The deans from all the individual colleges of Stanislaus State presented themselves to students and answered their pressing questions on November 16. These questions included those surrounding the transition back to in-person learning, Spring semester events, commuting to campus with children and other commitments, and equitable Stockton campus course offerings.
Dr. Oddmund Myhre, Dean of Education/Kinesiology and Social Work explained what it means to be a dean of a college, “as an opportunity to serve the university the best we can, while providing the courses that students need and make sure that they meet the quality standards that everyone deserves.”
Students’ Concerns Regarding Transition Away From Online Learning
Many of the questions students had were centered around the transition of online courses back to in-person and the restrictions on learning that happen when dual modality is not an option.
Jacob Brucker (junior, Social Sciences) posed the question of whether the deans were willing or able to expand more online options for classes that are severely impacted in the spring semester.
Dean of the College of Humanities and Social Sciences, Dr. Jim Tuedio, answered sincerely that he understood students’ concerns surrounding the transition away from online learning, but that larger forces were at play.
“There are a lot of challenges that we to negotiate with on our accrediting body. The National Accreditation says, ‘You get over 50% of online pathways for a major and you have to have permission first from the accrediting body to offer the course in that mode’ and we didn’t have time to pull that together for spring,” Tueido explained.
Dean of the College of Science, Dr. Dave Evans, added to Tuedio’s comments, explaining that this moment in history is unlike any other.
“We are at an inflection point in higher education… we are trying to figure out what that right balance is [pertaining to online course offerings],” said Evans.
Status of In-person Events For Spring Semester
When asked a question on whether there would be more in-person university events, the Dean of Students, Dr. Heather Dunn Carlton responded, “<ost definitely… there will be many more events happening on campus, there’s a whole host of things planned for the spring [semester].”
Dunn Carlton’s position as the Dean of Students places her in a unique position where she acts as the “connector” between students and university.
New guidelines were approved on Tuesday for hosting an event on campus in the spring. Dunn Carlton maintained that this will allow student organizations, ASI, and the Student Center to have more liberty in their planning and hosting of events in the spring.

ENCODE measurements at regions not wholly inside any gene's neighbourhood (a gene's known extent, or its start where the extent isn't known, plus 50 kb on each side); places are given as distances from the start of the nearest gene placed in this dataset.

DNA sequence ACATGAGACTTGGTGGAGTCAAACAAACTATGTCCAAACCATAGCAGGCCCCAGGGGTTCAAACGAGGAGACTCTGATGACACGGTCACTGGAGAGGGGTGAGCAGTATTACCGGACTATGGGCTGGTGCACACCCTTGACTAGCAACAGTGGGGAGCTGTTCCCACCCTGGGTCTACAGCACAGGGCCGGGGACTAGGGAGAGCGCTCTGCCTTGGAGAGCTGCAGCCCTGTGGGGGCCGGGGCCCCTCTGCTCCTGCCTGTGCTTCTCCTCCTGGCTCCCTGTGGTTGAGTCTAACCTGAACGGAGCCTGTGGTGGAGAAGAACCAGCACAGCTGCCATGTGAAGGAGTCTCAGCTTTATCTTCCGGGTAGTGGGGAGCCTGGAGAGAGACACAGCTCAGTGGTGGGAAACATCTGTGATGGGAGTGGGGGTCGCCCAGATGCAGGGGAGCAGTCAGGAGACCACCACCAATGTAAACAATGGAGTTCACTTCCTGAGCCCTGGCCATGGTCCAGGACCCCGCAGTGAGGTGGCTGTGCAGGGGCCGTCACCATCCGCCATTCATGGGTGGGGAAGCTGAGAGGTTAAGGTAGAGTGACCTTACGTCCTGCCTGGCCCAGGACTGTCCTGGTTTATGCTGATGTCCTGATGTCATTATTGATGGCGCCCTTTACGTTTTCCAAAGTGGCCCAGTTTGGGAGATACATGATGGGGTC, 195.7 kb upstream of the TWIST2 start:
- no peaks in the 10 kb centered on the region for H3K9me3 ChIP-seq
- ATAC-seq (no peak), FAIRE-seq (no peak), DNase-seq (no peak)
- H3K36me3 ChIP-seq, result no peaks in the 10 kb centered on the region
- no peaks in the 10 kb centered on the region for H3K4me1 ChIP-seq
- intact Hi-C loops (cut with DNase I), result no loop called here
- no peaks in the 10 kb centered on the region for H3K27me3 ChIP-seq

Student services including health services, counseling, and basic needs will continue to be offered in dual modalities with both online and in-person options in the spring because of the fact that many students have voiced their positive opinions to the university on having the option for either modality, according to Dunn Carlton.
New On-Campus Child Development Center Opening in Fall 2023
Students will have fewer online class registration options for the spring and this brings unique challenges for the one out of six Stanislaus State students who are also parents. With more classes in-person, these students will have to seek affordable childcare services to accommodate commuting to campus.
Evans emphasized the importance of having these childcare services available on-campus. The new child development center slated to be finished by the 2023 Fall semester will be able to accommodate “more than double” the capacity of the current building, according to Evans.
Evans said that the best way to have these childcare services be affordable for those who use them is to supplement the costs with an added student fee like most other CSU campuses have done.
Stockton Campus Representation
A student who wished to remain anonymous asked the Deans, “how can we get more Turlock class options offered at the Stockton campus?”
Dean of the Stanislaus Stockton campus, Dr. Faimous Harrison emphasized the importance of advocating for more equity for students on the Stockton campus.
“If there is a need, concern, want or question that any student has, it’s important to speak up because we will not know how to start to try to address those concerns until they are brought forward. I’m advocating for more classes here for our students at Stockton,” said Harrison.